Rapid Detection and Delineation of Contaminants in Urban Settings is Critically Important in Protecting Human Health. Cores from Trees Growing above a Plume of Contaminated Groundwater in Verl, Germany, Were Collected in 1 Day, with Subsequent Analysis and Plume Mapping Completed over Several Days. Solid-Phase Microextraction (SPME) Analysis Was Applied to Detect Tetrachloroethene (PCE) and Trichloroethene (TCE) to Below Nanogram/liter Levels in the Transpiration Stream of the Trees. the Tree Core Concentrations Showed a Clear Areal Correlation to the Distribution of PCE and TCE in the Groundwater. Concentrations in Tree Cores Were Lower Than the Underlying Groundwater, as Anticipated; However, the Tree Core Water Retained the PCE:TCE Signature of the Underlying Groundwater in the Urban, Populated Area. the PCE:TCE Ratio Can Indicate Areas of Differing Degradation Activity. Therefore, the Phytoscreening Analysis Was Capable Not Only of Mapping the Spatial Distribution of Groundwater Contamination But Also of Delineating Zones of Potentially Differing Contaminant Sources and Degradation. the Simplicity of Tree Coring and the Ability to Collect a Large Number of Samples in a Day with Minimal Disruption or Property Damage in the Urban Setting Demonstrates that Phytoscreening Can Be a Powerful Tool for Gaining Reconnaissance-Level Information on Groundwater Contaminated by Chlorinated Solvents. the Use of SPME Decreases the Detection Level Considerably and Increases the Sensitivity of Phytoscreening as an Assessment, Monitoring, and Phytoforensic Tool. with Rapid, Inexpensive, and Noninvasive Methods of Detecting and Delineating Contaminants Underlying Homes, as in This Case, Human Health Can Be Better Protected through Screening of Broader Areas and with Far Faster Response Times. © 2011 American Chemical Society.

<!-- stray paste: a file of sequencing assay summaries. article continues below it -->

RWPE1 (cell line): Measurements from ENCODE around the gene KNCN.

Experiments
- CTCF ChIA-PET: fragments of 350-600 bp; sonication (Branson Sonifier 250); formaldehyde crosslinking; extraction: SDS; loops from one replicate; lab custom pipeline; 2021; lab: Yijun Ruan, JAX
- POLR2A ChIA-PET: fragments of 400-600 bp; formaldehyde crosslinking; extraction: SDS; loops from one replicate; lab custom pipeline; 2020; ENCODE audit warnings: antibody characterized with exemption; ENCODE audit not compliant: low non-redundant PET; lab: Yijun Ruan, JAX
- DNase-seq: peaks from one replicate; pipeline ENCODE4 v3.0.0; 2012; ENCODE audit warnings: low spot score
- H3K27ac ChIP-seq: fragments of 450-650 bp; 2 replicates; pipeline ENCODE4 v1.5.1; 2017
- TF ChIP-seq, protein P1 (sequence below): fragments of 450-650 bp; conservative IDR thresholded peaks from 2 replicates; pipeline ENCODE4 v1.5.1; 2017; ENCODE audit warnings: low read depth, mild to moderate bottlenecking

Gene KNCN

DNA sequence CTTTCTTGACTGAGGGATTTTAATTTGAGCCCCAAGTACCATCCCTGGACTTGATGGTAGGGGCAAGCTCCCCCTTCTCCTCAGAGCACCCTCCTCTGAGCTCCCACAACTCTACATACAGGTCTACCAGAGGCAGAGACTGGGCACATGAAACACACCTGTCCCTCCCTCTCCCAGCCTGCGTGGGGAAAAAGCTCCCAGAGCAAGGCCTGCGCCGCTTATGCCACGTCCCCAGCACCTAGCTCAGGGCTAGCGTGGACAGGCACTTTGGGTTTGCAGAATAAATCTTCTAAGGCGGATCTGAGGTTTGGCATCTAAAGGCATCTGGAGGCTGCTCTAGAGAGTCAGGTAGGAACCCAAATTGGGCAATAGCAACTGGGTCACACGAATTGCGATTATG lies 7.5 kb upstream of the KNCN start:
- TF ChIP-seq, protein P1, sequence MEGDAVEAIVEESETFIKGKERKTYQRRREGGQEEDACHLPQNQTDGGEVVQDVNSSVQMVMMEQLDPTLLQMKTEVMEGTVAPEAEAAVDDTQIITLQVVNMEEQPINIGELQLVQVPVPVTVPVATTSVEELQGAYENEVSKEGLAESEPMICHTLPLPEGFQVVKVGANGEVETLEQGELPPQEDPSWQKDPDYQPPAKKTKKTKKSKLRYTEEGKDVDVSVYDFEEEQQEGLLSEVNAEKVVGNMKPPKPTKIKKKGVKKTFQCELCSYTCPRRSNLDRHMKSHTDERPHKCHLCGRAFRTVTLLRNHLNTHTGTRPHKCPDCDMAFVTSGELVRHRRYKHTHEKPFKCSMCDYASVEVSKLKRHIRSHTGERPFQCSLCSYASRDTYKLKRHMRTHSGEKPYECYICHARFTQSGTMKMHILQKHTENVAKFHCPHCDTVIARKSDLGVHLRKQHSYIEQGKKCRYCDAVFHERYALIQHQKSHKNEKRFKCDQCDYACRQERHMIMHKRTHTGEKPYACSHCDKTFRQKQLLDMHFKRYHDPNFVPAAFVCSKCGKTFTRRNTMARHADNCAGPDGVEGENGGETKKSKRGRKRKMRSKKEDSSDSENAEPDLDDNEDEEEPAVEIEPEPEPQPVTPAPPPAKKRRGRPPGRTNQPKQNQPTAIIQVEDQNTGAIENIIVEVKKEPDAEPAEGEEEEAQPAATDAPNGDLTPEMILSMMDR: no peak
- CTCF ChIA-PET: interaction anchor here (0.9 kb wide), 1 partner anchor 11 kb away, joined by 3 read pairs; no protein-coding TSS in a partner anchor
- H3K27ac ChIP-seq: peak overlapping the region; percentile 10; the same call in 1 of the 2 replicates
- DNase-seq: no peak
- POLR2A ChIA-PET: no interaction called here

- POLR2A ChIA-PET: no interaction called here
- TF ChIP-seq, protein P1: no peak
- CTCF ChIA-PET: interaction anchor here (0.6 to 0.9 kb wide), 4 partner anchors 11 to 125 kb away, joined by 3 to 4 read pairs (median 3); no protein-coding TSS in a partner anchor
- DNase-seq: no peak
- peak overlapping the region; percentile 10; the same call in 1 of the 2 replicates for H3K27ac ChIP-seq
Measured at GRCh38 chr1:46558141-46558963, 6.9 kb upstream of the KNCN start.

M. A. Limmer et al., "Phytoscreening for Chlorinated Solvents using Rapid in Vitro SPME Sampling: Application to Urban Plume in Verl, Germany," Environmental Science and Technology, vol. 45, no. 19, pp. 8276 - 8282, American Chemical Society, Oct 2011.
The definitive version is available at https://doi.org/10.1021/es201704v
Civil, Architectural and Environmental Engineering
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01 Oct 2011